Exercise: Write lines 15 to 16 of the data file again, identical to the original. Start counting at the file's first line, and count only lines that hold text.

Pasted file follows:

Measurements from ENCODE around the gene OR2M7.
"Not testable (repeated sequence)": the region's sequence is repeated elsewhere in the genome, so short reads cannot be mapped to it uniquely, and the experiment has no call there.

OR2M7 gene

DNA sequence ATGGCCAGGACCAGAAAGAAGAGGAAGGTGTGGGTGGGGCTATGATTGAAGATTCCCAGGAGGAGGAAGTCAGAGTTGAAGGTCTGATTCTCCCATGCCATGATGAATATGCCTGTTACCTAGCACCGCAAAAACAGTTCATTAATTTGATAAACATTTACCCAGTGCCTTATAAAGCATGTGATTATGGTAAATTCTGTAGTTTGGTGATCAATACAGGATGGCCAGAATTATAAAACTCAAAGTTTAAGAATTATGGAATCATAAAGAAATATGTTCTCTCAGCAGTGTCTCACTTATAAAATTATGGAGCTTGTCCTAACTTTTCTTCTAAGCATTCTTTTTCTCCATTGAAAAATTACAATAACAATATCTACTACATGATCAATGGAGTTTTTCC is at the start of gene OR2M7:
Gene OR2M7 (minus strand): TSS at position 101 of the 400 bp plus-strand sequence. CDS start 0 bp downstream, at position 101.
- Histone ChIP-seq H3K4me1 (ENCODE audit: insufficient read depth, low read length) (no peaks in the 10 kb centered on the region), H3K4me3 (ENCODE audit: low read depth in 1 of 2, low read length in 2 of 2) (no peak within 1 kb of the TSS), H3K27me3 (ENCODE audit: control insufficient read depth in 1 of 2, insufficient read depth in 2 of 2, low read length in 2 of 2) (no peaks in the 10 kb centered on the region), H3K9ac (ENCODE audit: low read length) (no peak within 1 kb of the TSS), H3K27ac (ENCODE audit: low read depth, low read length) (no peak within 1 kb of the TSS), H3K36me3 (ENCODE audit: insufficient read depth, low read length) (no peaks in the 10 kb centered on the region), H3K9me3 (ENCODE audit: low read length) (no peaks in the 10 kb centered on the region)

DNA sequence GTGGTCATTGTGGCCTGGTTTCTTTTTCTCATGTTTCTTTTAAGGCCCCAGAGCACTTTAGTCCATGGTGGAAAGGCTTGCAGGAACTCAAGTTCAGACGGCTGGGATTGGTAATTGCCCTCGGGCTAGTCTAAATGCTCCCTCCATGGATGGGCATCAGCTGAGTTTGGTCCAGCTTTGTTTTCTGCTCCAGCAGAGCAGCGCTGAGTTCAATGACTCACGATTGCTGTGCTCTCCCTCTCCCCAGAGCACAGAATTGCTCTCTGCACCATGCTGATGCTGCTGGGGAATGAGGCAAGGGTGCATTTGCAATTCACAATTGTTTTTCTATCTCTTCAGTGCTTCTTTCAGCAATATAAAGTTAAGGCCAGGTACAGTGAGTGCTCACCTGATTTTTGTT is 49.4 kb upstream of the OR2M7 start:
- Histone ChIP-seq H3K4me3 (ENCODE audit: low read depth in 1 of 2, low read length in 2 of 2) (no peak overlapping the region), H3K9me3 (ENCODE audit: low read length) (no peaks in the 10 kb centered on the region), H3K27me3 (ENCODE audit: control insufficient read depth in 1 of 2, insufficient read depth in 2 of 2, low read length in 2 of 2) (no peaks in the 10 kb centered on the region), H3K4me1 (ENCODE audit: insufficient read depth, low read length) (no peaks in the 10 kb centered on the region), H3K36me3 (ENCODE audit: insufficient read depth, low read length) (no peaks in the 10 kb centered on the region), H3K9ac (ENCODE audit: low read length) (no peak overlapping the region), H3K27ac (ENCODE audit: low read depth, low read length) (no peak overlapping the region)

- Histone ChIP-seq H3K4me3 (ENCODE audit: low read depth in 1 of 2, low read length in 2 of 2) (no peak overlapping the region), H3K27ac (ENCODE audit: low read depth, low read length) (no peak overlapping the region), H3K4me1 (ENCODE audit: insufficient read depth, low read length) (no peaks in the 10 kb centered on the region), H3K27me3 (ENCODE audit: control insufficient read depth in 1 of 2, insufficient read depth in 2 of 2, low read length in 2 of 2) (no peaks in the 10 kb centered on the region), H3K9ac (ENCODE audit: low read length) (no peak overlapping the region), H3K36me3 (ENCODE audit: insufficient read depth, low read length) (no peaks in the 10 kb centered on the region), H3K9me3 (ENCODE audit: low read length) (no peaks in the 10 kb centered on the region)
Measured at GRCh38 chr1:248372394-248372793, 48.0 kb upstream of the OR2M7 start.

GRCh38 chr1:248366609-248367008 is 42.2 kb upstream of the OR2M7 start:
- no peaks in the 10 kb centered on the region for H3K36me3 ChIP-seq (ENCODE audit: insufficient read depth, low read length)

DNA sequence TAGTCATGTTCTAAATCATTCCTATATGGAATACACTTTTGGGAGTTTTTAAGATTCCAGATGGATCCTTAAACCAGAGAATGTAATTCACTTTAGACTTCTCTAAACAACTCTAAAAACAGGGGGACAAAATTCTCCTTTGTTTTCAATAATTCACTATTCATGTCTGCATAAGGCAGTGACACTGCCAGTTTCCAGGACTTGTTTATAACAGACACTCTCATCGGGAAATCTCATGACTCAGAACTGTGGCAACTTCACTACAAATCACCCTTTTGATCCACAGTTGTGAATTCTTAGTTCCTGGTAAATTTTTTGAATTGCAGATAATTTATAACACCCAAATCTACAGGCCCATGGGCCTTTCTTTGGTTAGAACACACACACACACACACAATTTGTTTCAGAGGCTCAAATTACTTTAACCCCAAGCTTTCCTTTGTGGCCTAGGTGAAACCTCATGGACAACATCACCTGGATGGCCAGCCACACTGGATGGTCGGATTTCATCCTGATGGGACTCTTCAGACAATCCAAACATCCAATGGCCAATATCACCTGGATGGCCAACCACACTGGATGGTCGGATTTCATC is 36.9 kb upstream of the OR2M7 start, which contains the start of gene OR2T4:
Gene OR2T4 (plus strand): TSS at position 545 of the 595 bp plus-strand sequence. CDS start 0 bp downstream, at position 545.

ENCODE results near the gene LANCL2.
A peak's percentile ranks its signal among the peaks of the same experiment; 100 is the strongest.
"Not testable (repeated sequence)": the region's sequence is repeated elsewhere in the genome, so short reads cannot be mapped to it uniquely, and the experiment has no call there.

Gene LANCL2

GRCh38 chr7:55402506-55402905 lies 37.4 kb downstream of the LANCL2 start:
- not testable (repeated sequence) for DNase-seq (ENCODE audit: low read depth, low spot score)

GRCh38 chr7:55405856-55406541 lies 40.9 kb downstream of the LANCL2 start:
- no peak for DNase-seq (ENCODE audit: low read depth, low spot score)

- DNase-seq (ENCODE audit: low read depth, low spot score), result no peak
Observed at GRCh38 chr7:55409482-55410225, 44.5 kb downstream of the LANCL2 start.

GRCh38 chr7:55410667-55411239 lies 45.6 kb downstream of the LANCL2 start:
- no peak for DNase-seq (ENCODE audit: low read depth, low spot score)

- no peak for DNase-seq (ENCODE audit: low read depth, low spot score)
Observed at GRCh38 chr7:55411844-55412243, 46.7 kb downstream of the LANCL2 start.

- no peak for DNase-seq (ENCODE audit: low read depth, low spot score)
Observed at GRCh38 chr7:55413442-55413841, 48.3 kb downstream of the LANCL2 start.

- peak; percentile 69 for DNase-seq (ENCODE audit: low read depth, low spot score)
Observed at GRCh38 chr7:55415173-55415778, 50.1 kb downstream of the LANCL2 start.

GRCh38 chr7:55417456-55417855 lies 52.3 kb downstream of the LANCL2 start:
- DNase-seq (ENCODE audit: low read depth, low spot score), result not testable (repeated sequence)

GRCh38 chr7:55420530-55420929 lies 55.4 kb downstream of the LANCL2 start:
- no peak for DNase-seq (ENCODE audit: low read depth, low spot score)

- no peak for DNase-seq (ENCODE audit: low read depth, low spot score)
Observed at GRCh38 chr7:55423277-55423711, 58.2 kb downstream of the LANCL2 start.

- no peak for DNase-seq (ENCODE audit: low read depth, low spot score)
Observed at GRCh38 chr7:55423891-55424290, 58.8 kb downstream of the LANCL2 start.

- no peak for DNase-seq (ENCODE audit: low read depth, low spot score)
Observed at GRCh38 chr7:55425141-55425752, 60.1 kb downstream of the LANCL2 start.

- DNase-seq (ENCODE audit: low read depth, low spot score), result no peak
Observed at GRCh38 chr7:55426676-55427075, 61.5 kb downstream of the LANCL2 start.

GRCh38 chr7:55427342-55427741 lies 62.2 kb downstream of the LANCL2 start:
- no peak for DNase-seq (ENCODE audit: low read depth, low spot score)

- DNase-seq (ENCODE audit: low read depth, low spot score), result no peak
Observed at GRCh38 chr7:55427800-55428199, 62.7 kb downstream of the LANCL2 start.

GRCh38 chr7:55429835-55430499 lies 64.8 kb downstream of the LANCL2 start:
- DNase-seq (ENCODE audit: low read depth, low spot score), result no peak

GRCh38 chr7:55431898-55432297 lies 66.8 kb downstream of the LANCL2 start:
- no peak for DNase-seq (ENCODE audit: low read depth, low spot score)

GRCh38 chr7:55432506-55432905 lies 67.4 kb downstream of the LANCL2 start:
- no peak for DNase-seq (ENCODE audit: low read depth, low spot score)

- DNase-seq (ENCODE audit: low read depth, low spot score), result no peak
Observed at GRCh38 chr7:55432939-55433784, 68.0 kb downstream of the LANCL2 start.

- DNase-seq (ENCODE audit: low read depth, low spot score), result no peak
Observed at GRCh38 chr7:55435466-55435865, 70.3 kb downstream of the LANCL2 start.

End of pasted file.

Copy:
ENCODE results near the gene LANCL2.
A peak's percentile ranks its signal among the peaks of the same experiment; 100 is the strongest.